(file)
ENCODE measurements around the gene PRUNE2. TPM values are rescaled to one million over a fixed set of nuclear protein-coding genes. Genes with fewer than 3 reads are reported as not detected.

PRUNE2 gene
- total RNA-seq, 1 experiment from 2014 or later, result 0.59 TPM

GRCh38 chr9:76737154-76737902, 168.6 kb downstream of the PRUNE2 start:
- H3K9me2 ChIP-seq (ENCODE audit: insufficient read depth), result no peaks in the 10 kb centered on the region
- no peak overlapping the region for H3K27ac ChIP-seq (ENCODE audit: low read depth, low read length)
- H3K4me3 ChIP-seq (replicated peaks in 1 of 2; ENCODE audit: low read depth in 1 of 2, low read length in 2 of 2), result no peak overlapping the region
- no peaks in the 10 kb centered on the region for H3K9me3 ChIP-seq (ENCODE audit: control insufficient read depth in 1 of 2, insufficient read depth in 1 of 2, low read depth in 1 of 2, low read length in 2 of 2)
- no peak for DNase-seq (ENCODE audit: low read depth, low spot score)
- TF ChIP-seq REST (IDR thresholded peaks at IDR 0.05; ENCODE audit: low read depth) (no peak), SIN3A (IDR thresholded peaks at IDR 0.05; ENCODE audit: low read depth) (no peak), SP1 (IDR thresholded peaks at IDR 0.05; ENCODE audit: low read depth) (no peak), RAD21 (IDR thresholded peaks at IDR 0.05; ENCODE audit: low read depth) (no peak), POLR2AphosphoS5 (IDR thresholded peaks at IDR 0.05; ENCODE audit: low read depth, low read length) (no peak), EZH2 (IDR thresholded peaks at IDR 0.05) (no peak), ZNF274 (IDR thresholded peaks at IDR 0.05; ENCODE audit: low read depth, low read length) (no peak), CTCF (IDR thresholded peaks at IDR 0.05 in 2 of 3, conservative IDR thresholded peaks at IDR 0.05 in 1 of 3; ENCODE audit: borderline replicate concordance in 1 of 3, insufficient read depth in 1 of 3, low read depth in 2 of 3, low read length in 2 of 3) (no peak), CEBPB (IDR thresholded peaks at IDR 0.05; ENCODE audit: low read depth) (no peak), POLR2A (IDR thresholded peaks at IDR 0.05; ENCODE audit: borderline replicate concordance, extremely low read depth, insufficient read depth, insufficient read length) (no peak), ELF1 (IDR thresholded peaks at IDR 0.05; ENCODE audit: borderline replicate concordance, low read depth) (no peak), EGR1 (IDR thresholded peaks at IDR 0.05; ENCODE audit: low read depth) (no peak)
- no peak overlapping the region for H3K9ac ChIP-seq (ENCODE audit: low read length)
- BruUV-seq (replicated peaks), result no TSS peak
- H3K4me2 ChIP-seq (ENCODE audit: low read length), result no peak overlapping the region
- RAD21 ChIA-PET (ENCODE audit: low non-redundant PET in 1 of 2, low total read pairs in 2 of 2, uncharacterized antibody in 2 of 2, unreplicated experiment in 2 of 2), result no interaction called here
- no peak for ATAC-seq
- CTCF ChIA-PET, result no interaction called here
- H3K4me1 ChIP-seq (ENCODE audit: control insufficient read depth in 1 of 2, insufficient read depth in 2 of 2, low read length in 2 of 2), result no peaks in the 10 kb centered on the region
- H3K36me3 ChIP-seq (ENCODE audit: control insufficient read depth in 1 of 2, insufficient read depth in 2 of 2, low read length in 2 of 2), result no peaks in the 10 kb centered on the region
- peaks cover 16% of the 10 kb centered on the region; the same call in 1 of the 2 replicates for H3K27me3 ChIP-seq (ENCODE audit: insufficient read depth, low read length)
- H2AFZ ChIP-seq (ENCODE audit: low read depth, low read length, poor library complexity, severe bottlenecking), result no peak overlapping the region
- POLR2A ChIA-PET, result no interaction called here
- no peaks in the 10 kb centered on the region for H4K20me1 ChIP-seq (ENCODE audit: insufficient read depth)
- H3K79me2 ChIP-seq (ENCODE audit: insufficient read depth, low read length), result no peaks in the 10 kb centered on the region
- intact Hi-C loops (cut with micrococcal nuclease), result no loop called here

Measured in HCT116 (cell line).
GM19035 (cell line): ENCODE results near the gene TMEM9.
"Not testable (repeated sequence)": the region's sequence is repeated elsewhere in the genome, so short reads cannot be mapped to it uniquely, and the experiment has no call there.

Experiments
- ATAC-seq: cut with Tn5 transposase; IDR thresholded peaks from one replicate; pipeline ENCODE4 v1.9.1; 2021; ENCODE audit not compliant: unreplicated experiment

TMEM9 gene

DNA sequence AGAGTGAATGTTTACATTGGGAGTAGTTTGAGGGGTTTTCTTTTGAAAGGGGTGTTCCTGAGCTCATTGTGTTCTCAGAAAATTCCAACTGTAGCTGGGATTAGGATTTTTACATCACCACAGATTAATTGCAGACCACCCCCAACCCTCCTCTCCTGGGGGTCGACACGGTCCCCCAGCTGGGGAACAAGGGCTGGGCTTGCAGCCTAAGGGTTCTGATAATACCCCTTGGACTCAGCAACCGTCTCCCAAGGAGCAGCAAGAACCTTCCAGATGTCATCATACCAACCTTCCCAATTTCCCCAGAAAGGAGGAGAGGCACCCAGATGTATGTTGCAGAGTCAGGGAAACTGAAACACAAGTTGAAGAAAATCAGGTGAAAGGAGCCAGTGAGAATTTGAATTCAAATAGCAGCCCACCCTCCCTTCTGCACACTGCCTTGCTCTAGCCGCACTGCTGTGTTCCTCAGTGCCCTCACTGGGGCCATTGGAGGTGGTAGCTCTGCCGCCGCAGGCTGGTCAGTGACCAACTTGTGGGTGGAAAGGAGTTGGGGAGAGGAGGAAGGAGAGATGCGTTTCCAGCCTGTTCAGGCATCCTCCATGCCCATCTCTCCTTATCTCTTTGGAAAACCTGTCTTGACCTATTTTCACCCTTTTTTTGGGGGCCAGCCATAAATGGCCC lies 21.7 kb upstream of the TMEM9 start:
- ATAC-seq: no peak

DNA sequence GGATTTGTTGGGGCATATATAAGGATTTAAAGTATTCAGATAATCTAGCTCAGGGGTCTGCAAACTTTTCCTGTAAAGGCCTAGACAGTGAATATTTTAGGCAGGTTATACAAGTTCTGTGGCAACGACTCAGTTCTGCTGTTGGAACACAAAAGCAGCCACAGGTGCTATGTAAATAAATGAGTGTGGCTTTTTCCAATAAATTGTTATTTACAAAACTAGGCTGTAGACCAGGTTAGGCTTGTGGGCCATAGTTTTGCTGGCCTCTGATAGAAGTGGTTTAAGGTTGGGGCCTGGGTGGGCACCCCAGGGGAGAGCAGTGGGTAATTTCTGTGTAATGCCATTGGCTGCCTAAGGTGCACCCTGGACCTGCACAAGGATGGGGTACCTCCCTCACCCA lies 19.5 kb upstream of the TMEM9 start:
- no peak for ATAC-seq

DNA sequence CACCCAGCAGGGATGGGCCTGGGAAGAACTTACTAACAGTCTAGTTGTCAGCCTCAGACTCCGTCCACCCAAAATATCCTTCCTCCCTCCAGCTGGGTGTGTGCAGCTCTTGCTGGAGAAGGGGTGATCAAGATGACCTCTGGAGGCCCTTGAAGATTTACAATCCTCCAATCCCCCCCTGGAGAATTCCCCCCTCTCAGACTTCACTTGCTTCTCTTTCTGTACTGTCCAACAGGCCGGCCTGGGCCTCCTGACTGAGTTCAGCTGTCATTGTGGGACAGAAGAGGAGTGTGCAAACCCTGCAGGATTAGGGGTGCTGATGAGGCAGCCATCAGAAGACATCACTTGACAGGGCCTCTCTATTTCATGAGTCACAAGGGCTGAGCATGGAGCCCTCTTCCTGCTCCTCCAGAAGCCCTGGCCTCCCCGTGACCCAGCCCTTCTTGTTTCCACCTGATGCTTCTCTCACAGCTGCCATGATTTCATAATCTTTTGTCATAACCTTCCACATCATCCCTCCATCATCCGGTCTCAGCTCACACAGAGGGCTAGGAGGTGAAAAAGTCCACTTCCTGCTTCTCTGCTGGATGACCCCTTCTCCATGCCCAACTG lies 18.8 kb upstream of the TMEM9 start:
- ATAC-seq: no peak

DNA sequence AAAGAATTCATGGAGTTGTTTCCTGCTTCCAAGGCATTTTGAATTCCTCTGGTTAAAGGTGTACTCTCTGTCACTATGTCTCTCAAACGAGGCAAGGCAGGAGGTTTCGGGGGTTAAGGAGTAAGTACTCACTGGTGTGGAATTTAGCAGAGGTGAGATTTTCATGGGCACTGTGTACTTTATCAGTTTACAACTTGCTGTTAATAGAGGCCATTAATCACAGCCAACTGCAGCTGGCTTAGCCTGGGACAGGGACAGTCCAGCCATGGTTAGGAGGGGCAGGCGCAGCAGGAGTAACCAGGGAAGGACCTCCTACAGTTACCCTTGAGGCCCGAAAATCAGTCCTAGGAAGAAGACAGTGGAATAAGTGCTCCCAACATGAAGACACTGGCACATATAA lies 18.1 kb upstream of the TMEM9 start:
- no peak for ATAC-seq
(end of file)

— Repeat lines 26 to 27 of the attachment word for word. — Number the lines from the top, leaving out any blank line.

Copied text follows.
GM19035 (cell line): ENCODE results near the gene TMEM9.
"Not testable (repeated sequence)": the region's sequence is repeated elsewhere in the genome, so short reads cannot be mapped to it uniquely, and the experiment has no call there.